Ethereum Co-founder filling bags with Cardano, Polkadot, and one more altcoin

  • Anthony Di Lorio says these platforms would still offer learning experiences should they fail.
  • Di Lorio said Ethereum still needs to consider how the PoS switch will serve the platform.

Ethereum co-founder, Anthony Di Lorio, says he is considering investing in Cosmos (ATOM), Polkadot (DOT), and Cardano (ADA) in addition to his current investment in Bitcoin (BTC) and Ethereum (ETH). Di Lorio revealed this in an interview with Kitco news on Wednesday, September 28. He said he is investing in these three smart contract altcoins because of the people involved in the projects.

“I’m always excited about Polkadot and Cosmos, while Cardano is a project that excites me a lot too.” Di Lorio pointed out that he keeps buying “just to see” even though he has seen their potential limitations or problems. He also said he finds it challenging to spend the needed time to identify the possible fatal flaws in these projects since he isn’t among the inner circle working on any of them.

However, projects like Polkadot interest him because of Gavin Wood, while fellow Ethereum co-founder, Charles Hoskinson, is the reason he is interested in Cardano. The Ethereum co-founder said he knows the people behind these projects even if he doesn’t fully understand their plans for these projects.

However, he is sure that they are finding solutions to real-world issues. When Kitco news asked Di Lorio what would happen if these platforms failed, he responded that he would only gain valuable insights from the experiences. “Whether these technologies succeed or fail, they offer incredible learning insights. If they fail, the best thing for me is to ask myself what lessons I have learned from these failed projects.” However, he noted that even in failure, these projects were bold moves to solve real-life issues.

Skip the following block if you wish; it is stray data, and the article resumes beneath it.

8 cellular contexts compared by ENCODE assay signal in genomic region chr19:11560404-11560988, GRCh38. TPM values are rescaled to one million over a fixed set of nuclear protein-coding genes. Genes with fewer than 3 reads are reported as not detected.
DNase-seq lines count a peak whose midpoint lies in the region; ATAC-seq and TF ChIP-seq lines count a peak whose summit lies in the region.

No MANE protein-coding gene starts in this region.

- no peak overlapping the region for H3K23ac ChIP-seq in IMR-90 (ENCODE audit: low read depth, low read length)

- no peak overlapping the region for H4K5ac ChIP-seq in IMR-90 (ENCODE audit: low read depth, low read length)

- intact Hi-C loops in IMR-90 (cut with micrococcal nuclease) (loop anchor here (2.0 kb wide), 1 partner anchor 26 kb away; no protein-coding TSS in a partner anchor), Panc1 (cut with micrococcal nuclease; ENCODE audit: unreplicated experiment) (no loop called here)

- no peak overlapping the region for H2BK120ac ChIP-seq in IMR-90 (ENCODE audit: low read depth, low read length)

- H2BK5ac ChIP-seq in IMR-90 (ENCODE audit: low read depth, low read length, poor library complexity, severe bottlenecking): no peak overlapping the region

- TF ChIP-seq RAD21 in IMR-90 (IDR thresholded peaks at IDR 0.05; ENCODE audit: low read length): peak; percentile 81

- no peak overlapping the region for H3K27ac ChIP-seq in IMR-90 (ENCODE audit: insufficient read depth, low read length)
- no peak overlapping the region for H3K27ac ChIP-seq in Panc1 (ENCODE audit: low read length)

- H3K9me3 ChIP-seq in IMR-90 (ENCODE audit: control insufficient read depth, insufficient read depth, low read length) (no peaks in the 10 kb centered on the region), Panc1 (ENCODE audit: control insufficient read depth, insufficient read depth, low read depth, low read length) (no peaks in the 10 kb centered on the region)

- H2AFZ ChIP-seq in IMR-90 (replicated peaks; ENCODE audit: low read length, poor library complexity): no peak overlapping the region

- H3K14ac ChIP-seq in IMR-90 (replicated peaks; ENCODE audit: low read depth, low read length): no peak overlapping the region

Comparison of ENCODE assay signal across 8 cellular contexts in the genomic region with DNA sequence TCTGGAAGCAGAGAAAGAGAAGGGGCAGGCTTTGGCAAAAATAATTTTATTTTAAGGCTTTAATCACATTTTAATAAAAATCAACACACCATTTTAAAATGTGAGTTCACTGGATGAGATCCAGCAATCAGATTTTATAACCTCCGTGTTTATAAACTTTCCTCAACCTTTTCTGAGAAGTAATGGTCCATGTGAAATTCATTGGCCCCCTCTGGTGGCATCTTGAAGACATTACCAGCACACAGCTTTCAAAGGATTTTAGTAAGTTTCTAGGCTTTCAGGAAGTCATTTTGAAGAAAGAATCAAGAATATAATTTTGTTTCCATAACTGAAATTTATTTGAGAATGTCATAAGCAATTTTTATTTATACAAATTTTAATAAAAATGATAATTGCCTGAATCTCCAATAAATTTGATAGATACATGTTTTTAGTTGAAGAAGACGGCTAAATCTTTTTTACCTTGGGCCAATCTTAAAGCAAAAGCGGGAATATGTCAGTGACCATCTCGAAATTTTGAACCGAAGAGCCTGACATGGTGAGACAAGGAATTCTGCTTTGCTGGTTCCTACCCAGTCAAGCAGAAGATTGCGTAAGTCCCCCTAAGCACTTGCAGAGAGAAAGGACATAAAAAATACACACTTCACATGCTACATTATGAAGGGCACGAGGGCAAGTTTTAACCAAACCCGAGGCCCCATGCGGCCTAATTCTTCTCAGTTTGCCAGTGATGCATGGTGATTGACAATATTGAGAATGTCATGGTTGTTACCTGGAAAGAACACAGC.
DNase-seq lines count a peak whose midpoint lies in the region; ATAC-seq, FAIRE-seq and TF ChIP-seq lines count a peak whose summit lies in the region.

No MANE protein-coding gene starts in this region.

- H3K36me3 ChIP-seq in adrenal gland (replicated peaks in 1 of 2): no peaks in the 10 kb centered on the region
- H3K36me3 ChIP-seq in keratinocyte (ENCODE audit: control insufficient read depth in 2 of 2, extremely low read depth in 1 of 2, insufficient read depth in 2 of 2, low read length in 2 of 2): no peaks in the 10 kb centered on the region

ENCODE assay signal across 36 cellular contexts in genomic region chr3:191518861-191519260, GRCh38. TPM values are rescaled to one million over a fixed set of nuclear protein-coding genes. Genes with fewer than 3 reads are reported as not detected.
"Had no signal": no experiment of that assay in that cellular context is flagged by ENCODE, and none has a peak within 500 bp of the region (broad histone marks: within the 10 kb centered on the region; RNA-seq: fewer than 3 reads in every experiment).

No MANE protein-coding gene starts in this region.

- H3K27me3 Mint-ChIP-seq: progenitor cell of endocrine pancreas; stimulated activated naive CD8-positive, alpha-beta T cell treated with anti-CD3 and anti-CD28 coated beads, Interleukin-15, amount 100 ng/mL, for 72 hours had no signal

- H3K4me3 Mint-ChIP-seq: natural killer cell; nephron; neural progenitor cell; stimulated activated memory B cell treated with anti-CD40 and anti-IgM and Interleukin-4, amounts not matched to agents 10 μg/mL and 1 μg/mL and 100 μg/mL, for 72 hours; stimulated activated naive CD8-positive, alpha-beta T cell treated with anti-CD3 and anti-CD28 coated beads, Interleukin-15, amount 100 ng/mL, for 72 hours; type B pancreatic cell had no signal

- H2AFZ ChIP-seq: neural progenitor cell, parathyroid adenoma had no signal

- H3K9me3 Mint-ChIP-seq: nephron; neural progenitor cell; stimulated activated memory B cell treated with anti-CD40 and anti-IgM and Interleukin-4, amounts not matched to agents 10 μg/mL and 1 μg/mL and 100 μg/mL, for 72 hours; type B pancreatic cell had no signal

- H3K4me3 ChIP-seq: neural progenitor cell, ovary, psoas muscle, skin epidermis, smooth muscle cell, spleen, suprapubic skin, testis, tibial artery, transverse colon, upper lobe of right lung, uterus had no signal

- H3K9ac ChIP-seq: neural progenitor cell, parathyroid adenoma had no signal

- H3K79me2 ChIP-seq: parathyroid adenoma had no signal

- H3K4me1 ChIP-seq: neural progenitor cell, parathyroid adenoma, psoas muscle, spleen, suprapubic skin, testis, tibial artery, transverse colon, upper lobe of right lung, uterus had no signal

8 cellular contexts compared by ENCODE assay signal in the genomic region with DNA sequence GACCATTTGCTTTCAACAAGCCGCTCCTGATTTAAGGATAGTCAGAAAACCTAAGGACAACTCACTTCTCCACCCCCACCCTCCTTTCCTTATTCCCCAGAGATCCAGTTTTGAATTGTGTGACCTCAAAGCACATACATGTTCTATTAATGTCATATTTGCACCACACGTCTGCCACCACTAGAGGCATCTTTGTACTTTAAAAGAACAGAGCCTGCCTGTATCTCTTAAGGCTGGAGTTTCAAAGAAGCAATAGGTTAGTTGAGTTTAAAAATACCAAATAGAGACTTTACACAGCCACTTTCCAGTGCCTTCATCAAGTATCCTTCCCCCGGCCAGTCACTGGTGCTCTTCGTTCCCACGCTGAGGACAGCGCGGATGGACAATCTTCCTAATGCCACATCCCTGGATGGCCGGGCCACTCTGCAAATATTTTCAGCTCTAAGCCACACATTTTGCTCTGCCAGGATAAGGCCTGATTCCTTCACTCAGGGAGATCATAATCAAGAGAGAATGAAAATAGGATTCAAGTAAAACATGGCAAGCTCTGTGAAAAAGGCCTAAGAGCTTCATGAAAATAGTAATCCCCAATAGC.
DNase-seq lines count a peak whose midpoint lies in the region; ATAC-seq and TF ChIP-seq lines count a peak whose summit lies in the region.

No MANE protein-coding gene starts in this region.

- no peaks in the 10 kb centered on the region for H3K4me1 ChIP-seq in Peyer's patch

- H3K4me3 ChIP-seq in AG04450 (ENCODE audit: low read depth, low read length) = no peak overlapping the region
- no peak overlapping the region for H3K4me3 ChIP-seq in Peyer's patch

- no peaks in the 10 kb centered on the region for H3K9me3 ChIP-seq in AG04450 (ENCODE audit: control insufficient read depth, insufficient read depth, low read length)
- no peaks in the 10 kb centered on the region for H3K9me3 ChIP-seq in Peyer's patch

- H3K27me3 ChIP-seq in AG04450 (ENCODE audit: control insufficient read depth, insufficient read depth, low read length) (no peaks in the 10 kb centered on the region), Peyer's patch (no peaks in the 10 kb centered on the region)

Concerns about Ethereum’s PoS switch

After completing the merge last month, Di Lorio says the Ethereum team would still need to consider how a transition to a proof-of-stake (PoS) mechanism will affect the network. He added that he is most worried about the centralization risks associated with the PoS mechanism. “I am not sure, but sources say it is only two addresses validating nearly 50 percent of all transactions happening on the network.”

Di Lorio further said he is concerned with entities like exchanges struggling with loads of validation. According to him, the PoS system isn’t perfect, and there might be issues along the line which Ethereum never considered, and such cases might result in more enormous risks. However, he further said time would tell whether Ethereum’s PoS switch was the right decision.

That’s when we can conclude that the PoS mechanism is better than proof-of-work or the reverse is the case. While Ethereum’s switch to a PoS mechanism was one of the historic moments in its history, there have been concerns about whether there would be greater censorship on the network. Labrys CEO Lachlan Feeney recently revealed that validators might add to Ethereum’s censorship because they run flashbots’ software.